If you see people today with “dirt” on their foreheads, it’s probably ashes to observe Ash Wednesday. My church’s worship service isn’t until 7:30 p.m., so unless I stop at Publix on the way home, I won’t be sporting my ashes all over town today.
I have, though. As it says in my little tagline above, I’m superchurchy. I’m more religious, not so much spiritual on many days. I believe in the “practice” of religion like I believe in the practice of yoga, that by doing the actions, God brings a change in me, whether or not I have a stellar attitude on that day. I don’t believe that by doing the things I bring salvation to MYSELF….only that these are the practices suggested if, as Mark Powell says, you want to love GOD more (not that you want God to love YOU more….not possible).
In college, I went and got ashes on my head at the local Catholic church at noon. At that point in my life, I was learning about all kinds of spiritual disciplines from my evangelical brothers and sisters, finding not much in the Lutheran church as far as practices go. But I still went and got ashes, and it was strange how it was the evangelicals who I so closely identified with at that time who were freaked out by them. My boss, a Christian with a capital C if there ever was one, tried to wipe them off my forehead, as a “joke.” My fundamentalist friends thought it was weird and “Catholic,” which, of course, it WAS. But ever since then, it’s meant more to me to receive those ashes. Not that I was persecuted for my faith, nothing like that, but to have a devotional practice that was very meaningful to me to be challenged by the very Christians I depended on to help me know how to fast, how to pray, how to study the Bible regularly, was disturbing and shook me a bit.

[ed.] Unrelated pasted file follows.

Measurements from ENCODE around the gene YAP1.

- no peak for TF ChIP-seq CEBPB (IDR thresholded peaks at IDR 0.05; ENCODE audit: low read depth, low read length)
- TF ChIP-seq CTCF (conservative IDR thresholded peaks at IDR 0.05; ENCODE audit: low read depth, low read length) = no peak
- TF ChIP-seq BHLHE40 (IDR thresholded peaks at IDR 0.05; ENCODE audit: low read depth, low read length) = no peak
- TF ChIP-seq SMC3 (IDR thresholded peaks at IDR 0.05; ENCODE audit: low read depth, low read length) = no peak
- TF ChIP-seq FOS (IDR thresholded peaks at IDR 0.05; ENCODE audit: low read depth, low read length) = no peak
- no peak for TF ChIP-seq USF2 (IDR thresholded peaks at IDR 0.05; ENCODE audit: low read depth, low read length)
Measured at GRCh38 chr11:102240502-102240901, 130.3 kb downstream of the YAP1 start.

Since then, nearly twenty years ago, I have learned to integrate the two. I still get ashes on my head, and even have the privilege of giving them out tonight. I’ve learned to practice fasting, since, as our brothers and sisters will share with us, Jesus ASSUMES that we will fast (but just tells us to go about our business while we do it!).
Because we are Lutheran, there aren’t any rules for us on how or when we should fast, or what disciplines we should undertake during Lent. If someone asked how to begin, I would say to start with the ancient wisdom that abstaining from food for a time is good, and helpful for many reasons. Also, abstaining from a certain media type can be helpful as well (Twitter seems popular this year!), or a food that has a particular hold on you. I’d also say that adding something can be a great discipline! In past years, I’ve added yoga, running, Bible study, meditation, and prayer, but not all in the same year, of course!
Some years, I haven’t added or fasted from anything. Having a small baby even gives you an exemption by the Catholic church from totally fasting, and our Muslim brothers and sisters have reasonable guidelines for their Ramadan fast that we can learn from as well: if you are sick, don’t fast; a small child, not yet; a teenager, start slowly; a pregnant or nursing mother, wait til the baby weans. Those kinds of years are a kind of fast of their own, and I know from experience that you give up enough to “count” as a discipline.
All this being said, as a Lutheran, if Jesus assumes that we fast, I’ll fast, most years, from something. The forty days of Lent are as good a time as any, especially when you are supported by a community, to give something up just for the sake of giving it up to grow in your relationship with God (again, NOT to have God grow closer to YOU! That’s already happened!).
I wish you peace and blessings this Lent, and that your fast will strengthen you for the days ahead, as we yearn for the blessed Light of Easter.